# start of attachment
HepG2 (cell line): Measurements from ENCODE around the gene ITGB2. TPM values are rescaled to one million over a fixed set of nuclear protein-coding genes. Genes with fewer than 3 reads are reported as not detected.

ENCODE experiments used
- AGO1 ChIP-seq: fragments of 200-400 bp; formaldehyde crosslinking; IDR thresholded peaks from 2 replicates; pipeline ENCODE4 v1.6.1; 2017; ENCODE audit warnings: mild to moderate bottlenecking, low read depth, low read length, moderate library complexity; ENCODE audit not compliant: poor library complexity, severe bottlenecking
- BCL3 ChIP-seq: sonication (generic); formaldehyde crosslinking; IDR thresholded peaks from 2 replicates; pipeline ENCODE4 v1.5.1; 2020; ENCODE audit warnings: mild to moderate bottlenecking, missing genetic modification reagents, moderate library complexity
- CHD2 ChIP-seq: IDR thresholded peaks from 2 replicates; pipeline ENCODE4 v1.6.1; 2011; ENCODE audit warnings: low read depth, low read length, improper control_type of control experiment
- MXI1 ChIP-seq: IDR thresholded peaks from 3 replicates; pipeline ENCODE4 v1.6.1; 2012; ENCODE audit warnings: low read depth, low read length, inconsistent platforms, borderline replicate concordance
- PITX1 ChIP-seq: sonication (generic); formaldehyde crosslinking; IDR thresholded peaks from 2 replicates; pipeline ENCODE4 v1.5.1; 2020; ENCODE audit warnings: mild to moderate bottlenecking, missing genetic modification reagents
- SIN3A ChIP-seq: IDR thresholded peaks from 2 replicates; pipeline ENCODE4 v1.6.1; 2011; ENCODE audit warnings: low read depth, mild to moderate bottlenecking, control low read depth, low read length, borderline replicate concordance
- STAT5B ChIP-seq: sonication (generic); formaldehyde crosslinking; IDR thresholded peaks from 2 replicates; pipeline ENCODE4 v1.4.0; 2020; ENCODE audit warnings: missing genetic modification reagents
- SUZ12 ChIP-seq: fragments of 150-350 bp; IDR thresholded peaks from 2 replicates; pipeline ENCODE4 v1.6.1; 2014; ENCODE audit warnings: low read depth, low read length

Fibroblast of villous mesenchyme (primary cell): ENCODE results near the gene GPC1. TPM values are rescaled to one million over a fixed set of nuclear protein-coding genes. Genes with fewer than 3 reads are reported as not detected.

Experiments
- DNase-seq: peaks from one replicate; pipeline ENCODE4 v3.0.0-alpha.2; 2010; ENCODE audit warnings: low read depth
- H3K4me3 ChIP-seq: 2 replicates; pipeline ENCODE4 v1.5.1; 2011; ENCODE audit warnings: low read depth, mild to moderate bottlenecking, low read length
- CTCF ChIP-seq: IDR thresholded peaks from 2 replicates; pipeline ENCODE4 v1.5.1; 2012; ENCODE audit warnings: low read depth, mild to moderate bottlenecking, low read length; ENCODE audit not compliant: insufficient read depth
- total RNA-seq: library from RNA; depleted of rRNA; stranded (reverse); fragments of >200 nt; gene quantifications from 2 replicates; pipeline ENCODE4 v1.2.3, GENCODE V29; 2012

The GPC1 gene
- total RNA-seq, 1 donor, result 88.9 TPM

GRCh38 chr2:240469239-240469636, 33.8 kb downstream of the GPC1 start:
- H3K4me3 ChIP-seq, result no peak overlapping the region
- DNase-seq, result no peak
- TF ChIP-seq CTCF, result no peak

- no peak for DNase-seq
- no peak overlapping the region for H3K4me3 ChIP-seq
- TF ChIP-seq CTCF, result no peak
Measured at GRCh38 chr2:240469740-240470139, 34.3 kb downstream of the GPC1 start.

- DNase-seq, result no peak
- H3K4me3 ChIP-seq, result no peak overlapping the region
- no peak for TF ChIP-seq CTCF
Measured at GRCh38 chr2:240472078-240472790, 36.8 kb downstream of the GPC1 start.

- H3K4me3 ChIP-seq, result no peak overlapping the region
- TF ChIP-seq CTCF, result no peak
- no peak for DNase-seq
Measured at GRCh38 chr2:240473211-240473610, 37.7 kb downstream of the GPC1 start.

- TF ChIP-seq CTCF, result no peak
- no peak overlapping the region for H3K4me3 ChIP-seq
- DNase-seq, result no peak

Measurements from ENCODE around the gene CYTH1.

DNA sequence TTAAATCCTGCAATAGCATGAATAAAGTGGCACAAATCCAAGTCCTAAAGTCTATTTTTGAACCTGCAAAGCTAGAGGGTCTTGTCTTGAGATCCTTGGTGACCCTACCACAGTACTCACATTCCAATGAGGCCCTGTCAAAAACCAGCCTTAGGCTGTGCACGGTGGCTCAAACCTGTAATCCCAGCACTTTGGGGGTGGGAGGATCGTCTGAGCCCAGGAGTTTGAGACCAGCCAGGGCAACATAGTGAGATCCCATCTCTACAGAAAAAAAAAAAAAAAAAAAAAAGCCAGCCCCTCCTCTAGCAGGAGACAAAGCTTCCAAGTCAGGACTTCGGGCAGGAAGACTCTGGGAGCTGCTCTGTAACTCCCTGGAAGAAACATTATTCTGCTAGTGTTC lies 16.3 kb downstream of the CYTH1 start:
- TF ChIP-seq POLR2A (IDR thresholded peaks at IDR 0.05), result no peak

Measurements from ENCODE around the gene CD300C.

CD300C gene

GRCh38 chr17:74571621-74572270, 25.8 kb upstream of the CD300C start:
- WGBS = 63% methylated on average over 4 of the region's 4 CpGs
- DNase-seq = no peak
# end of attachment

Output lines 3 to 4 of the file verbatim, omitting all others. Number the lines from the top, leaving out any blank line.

- AGO1 ChIP-seq: fragments of 200-400 bp; formaldehyde crosslinking; IDR thresholded peaks from 2 replicates; pipeline ENCODE4 v1.6.1; 2017; ENCODE audit warnings: mild to moderate bottlenecking, low read depth, low read length, moderate library complexity; ENCODE audit not compliant: poor library complexity, severe bottlenecking
- BCL3 ChIP-seq: sonication (generic); formaldehyde crosslinking; IDR thresholded peaks from 2 replicates; pipeline ENCODE4 v1.5.1; 2020; ENCODE audit warnings: mild to moderate bottlenecking, missing genetic modification reagents, moderate library complexity